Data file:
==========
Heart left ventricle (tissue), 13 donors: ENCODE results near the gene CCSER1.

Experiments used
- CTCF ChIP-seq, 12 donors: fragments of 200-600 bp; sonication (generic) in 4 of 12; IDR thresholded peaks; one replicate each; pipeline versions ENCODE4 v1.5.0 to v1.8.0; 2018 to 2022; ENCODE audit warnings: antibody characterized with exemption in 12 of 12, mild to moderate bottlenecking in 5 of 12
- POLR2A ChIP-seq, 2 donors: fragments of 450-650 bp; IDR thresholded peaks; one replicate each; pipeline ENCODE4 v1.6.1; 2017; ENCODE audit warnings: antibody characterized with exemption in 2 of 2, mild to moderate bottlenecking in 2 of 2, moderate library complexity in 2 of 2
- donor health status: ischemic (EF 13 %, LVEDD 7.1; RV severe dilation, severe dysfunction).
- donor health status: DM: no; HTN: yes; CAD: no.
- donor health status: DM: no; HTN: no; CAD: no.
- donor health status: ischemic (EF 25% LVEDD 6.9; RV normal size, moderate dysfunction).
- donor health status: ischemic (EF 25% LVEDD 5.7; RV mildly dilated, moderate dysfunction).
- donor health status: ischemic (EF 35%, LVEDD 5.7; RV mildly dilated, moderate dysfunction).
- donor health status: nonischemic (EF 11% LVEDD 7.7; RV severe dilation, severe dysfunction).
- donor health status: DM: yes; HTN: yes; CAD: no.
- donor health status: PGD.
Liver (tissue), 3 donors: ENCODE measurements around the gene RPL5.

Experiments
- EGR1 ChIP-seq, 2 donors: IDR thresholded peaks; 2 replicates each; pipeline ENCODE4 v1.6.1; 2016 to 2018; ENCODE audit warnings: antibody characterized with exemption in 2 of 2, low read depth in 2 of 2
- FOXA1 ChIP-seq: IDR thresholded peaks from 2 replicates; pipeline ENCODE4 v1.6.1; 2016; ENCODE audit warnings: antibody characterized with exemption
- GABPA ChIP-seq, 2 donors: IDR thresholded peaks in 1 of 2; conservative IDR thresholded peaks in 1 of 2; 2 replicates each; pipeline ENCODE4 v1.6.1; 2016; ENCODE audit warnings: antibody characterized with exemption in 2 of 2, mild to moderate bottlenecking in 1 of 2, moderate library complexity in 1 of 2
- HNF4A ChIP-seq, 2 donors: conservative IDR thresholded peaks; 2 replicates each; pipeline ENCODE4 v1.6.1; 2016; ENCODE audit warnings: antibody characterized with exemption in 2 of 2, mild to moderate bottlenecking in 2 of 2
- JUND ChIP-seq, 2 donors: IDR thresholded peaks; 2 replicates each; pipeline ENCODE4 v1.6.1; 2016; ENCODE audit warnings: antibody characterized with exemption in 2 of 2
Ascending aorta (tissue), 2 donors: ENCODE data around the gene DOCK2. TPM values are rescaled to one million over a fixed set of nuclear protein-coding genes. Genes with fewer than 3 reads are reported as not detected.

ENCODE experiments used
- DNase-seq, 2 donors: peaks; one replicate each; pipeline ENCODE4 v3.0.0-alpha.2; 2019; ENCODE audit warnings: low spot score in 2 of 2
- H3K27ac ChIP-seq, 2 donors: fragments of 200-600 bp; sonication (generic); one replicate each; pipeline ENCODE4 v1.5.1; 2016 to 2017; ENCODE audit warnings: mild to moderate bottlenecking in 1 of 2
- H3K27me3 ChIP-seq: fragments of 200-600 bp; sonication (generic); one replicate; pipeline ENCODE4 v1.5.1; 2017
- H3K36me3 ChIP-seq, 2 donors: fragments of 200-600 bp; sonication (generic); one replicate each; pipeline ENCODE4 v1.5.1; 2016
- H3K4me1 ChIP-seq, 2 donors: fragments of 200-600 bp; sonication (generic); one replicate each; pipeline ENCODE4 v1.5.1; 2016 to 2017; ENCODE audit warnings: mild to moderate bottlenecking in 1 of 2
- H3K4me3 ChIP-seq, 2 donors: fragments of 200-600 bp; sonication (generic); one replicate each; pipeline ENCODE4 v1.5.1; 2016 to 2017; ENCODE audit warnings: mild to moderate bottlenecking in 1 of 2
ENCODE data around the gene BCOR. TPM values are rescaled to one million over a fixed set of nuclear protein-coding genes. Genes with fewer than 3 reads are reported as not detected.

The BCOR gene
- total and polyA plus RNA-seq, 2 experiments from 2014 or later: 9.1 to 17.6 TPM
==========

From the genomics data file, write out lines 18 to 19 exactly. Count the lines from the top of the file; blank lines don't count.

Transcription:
- GABPA ChIP-seq, 2 donors: IDR thresholded peaks in 1 of 2; conservative IDR thresholded peaks in 1 of 2; 2 replicates each; pipeline ENCODE4 v1.6.1; 2016; ENCODE audit warnings: antibody characterized with exemption in 2 of 2, mild to moderate bottlenecking in 1 of 2, moderate library complexity in 1 of 2
- HNF4A ChIP-seq, 2 donors: conservative IDR thresholded peaks; 2 replicates each; pipeline ENCODE4 v1.6.1; 2016; ENCODE audit warnings: antibody characterized with exemption in 2 of 2, mild to moderate bottlenecking in 2 of 2